CGD Policy Blogs
The US Agency for International Development (USAID) and the State Department have added FY2009-FY2011 budget data to the Foreign Assistance Dashboard. The dashboard aims to capture all US foreign aid spending from across twenty-some different US agencies. There's a long way to go before all the information is included, but the dashboard--and the latest updates from State and USAID plus previous contributions from the Millennium Challenge Corporation (MCC)--are important steps in the right direction. Can Congress or crowdsourcing help get to the finish line? The dashboard is designed to include all US foreign assistance data and break it down by country, sector, initiative and agency in a user-friendly format. While it's always a bit of a shock to realize this information doesn't already exist, the Foreign Assistance Dashboard is a welcome tool to improve foreign aid transparency. And the Obama administration deserves applause for getting the tool out there early, even if it's not yet complete (and hats off to the unsung heros who designed the website and entered the data).
Corruption in aid programs is a cyclical topic. Every scandal generates headlines, political reaction, tighter controls and then, usually, silence until the next scandal erupts. Such cycles are not helpful and we never really find out if such corruption is large and systematic or small and isolated.
Last month, two major international conferences were convened – the G-20 in Los Cabos on food security and sustainable development and the Rio +20 conference on the environment and more. Lawrence MacDonald contrasted the two meetings in his blog, pointing out that in both cases “much of the action is on the sidelines.” And he’s right.
This is a joint post with Julie Walz.
On January 12, 2010, at 16:53 hours, a magnitude 7.0 earthquake struck the city of Port-au-Prince, killing over 200,000 people and leaving several million homeless. Foreign aid poured into Haiti, at the rate of almost a thousand dollars per Haitian. For the past two years, we have been putting together the various pieces of data we could find on aid flows and foreign involvement after the quake. We found that the big international NGOs and private contractors have been the primary recipients of billions of dollars in U.S. assistance have been not been required to report systematically on how they use the funds. There has been a lack of accountability to both the funders and recipients. Our preliminary impressions based on our visit to Haiti are that this lack of accountability is if anything worse on the ground: the NGOs are frequently not accountable to the Haitian government or to the people they aim to serve. We even learned something about earthquakes--for example, did you know that Haiti’s two major faults (the northern Sententrional fault and the southern Enriquillo-Plantain Garden fault) are called slip-strike faults, and are similar to the San Andreas Fault in California? It was the southern fault that triggered the quake two and a half years ago.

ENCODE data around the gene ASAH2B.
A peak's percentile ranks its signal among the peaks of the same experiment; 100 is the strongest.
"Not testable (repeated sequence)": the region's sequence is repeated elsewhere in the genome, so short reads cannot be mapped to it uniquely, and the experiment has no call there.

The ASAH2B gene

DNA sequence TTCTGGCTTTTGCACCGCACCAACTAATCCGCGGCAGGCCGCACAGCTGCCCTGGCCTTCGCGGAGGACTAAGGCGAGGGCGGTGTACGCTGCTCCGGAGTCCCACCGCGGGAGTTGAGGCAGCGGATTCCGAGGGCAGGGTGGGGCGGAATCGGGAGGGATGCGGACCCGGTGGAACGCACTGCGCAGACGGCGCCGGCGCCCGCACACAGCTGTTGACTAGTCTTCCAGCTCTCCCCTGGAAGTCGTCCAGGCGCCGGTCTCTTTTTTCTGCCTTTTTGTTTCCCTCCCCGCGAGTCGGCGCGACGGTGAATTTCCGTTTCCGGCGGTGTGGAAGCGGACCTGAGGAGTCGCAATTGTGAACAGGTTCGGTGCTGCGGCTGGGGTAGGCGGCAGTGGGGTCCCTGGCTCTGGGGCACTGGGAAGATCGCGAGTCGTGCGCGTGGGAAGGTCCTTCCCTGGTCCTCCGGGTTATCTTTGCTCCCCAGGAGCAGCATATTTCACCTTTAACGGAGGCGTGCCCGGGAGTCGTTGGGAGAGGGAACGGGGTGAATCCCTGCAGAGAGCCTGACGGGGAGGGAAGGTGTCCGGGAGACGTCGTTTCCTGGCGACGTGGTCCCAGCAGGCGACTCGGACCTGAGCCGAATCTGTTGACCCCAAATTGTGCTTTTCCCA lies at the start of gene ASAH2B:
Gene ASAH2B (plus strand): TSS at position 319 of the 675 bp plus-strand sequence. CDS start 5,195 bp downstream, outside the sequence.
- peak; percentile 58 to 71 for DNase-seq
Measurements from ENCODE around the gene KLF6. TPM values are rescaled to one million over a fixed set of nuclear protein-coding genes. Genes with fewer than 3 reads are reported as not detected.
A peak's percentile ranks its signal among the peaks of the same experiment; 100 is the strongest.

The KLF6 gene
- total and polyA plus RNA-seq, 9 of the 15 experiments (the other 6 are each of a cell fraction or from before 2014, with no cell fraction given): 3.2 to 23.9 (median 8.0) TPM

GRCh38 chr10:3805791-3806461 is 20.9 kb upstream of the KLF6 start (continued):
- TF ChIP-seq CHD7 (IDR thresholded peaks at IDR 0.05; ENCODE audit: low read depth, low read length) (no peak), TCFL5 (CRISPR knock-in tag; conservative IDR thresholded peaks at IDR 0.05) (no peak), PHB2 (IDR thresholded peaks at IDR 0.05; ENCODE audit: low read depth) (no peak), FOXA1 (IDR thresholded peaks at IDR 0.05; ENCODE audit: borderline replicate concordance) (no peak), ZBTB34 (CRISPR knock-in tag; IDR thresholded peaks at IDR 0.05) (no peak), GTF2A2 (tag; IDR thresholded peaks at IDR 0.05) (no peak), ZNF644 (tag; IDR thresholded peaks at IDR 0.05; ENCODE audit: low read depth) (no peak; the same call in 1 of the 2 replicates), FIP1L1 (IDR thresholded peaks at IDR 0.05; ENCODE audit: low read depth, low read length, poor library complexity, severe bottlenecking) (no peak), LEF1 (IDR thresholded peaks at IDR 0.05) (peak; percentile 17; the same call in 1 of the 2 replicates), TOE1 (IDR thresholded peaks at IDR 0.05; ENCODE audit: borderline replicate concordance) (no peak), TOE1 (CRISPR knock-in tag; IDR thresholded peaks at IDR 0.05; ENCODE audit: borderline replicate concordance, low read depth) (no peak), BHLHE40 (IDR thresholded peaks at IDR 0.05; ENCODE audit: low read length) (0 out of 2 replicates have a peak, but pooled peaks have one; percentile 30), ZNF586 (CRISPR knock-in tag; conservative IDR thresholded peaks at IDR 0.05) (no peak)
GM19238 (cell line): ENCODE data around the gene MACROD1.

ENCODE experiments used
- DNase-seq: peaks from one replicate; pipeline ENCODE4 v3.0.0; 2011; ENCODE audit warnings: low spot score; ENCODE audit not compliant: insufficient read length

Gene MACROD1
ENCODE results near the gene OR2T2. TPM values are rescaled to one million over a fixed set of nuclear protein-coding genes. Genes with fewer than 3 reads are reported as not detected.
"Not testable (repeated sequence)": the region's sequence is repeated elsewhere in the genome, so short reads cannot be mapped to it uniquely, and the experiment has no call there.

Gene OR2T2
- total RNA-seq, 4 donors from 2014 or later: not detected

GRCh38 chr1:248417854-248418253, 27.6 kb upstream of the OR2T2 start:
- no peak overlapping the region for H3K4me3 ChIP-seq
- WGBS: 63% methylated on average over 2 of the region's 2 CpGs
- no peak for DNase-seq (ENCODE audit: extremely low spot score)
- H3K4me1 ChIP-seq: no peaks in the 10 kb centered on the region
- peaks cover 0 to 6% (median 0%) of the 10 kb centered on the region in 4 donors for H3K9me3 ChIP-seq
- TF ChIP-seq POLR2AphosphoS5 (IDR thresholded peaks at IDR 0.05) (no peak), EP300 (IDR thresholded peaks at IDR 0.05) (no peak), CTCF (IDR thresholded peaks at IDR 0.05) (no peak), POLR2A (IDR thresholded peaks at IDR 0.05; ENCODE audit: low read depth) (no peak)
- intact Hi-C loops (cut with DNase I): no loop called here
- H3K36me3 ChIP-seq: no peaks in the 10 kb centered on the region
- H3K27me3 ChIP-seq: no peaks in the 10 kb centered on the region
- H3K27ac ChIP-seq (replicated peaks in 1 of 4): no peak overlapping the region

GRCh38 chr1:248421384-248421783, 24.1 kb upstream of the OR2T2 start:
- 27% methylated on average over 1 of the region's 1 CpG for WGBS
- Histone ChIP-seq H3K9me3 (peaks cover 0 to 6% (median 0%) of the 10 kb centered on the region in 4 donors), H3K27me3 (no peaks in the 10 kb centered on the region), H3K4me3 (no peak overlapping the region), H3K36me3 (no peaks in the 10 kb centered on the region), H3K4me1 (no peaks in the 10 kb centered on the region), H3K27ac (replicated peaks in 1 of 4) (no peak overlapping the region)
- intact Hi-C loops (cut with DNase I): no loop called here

Thunderstorm over Port-au-Prince
Credit: Vijaya Ramachandran
Since the 2010 earthquake, $6 billion has been disbursed in official aid to help the people of Haiti. Nearly all of it has gone to intermediaries such as international non-governmental organizations (NGOs) and private contractors. Yet there has been a surprising lack of reporting on how the money has been spent.
The January 2010 earthquake that devastated Haiti, killed over 220,000 people, displaced several million, and flattened much of the capital, Port Au Prince, also unleashed a tsunami of outside assistance. In the 28 months since the earthquake official donors have disbursed almost $6 billion in aid to help the people of Haiti, the equivalent of $600 per person for a country where per capita annual income is just $670. Where has all the money gone? On the second anniversary of the quake we set out to answer this question; our new CGD policy paper is the result. The short answer is that the vast majority of the money so-far disbursed has been paid to international non-governmental organizations (NGOs) and private contractors. And while many of these organizations do excellent work, there is shockingly little information on how they used the funds.
This post is joint with Julie Walz.
Last week, USAID finally published an external review on its activities in Haiti: “Independent Review of the U.S. Government Response to the Haiti Earthquake”. The report is dated March 28, 2011. Yes, 2011. It took over a year to post the document on the USAID website. The review was conducted by MacFadden and Associates – which operates an $80M Indefinite Quantity Contract from USAID. There are some frank and enlightening assessments of USG response and coordination, but very little discussion of aid accountability.
A couple of weeks ago, CGD hosted a workshop on a transparency proposal we’re calling (at least for the moment) Publish What You Buy. In the spirit of openness, I meant to blog about it straight after --but where would have been the irony in that? So, two weeks later, (still) faster than a speeding freedom of information request denial, here’s a brief write-up.